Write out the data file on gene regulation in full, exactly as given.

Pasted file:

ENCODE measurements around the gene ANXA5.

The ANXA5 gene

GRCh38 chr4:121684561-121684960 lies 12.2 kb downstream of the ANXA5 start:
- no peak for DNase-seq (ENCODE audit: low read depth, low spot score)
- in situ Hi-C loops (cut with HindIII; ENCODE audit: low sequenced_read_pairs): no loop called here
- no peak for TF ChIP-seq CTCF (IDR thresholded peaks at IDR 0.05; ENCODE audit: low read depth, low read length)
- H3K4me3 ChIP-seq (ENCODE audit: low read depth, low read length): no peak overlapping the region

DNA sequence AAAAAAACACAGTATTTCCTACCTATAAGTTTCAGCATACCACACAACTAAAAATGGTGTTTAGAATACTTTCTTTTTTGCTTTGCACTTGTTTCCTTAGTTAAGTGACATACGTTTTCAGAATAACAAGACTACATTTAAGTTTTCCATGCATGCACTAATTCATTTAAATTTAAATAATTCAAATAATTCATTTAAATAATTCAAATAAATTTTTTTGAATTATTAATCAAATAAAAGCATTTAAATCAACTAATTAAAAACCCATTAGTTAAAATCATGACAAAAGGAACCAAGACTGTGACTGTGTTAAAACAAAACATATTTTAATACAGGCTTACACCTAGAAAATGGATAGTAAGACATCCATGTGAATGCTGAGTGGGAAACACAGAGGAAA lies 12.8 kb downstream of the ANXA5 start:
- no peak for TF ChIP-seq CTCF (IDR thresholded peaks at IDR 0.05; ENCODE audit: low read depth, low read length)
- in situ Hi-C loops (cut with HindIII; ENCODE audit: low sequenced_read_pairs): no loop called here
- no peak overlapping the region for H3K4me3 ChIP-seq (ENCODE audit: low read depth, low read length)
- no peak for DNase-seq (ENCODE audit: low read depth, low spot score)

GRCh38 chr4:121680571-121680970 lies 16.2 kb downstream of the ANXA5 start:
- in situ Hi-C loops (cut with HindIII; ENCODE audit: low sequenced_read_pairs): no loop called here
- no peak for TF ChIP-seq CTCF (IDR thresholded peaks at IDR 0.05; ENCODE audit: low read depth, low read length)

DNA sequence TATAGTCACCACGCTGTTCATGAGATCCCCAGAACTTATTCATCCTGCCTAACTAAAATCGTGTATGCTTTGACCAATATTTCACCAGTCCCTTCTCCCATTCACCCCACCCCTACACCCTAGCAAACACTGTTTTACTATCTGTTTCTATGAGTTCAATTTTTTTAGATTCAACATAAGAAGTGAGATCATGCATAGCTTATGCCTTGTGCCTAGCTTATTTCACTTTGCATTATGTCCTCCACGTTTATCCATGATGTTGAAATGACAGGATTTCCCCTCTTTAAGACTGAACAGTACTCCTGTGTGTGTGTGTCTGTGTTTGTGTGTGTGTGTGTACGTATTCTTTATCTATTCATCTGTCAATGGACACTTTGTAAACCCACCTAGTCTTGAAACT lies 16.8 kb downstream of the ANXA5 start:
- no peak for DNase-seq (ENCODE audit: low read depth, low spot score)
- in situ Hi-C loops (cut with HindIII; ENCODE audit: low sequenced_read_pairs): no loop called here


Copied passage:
ENCODE measurements around the gene ANXA5.

The ANXA5 gene

GRCh38 chr4:121684561-121684960 lies 12.2 kb downstream of the ANXA5 start:
- no peak for DNase-seq (ENCODE audit: low read depth, low spot score)
- in situ Hi-C loops (cut with HindIII; ENCODE audit: low sequenced_read_pairs): no loop called here
- no peak for TF ChIP-seq CTCF (IDR thresholded peaks at IDR 0.05; ENCODE audit: low read depth, low read length)
- H3K4me3 ChIP-seq (ENCODE audit: low read depth, low read length): no peak overlapping the region

DNA sequence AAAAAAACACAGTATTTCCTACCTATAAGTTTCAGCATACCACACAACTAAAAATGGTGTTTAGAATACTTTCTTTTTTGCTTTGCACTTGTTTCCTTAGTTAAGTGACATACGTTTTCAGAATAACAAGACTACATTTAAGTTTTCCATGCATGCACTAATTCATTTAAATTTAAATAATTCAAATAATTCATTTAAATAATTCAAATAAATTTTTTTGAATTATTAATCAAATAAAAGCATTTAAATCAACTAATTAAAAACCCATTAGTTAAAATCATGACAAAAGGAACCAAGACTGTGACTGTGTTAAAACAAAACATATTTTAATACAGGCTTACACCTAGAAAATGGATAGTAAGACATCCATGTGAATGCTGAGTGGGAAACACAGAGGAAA lies 12.8 kb downstream of the ANXA5 start:
- no peak for TF ChIP-seq CTCF (IDR thresholded peaks at IDR 0.05; ENCODE audit: low read depth, low read length)
- in situ Hi-C loops (cut with HindIII; ENCODE audit: low sequenced_read_pairs): no loop called here
- no peak overlapping the region for H3K4me3 ChIP-seq (ENCODE audit: low read depth, low read length)
- no peak for DNase-seq (ENCODE audit: low read depth, low spot score)

GRCh38 chr4:121680571-121680970 lies 16.2 kb downstream of the ANXA5 start:
- in situ Hi-C loops (cut with HindIII; ENCODE audit: low sequenced_read_pairs): no loop called here
- no peak for TF ChIP-seq CTCF (IDR thresholded peaks at IDR 0.05; ENCODE audit: low read depth, low read length)

DNA sequence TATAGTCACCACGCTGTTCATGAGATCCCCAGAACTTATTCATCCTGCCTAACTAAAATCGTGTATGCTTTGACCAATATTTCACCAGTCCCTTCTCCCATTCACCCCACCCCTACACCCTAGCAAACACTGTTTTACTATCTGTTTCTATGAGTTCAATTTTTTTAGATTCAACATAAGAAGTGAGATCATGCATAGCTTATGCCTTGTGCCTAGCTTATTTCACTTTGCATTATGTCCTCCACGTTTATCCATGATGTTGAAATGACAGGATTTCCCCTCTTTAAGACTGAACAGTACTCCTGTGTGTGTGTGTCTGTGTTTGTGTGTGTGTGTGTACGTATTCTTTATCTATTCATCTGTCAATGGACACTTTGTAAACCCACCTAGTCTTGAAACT lies 16.8 kb downstream of the ANXA5 start:
- no peak for DNase-seq (ENCODE audit: low read depth, low spot score)
- in situ Hi-C loops (cut with HindIII; ENCODE audit: low sequenced_read_pairs): no loop called here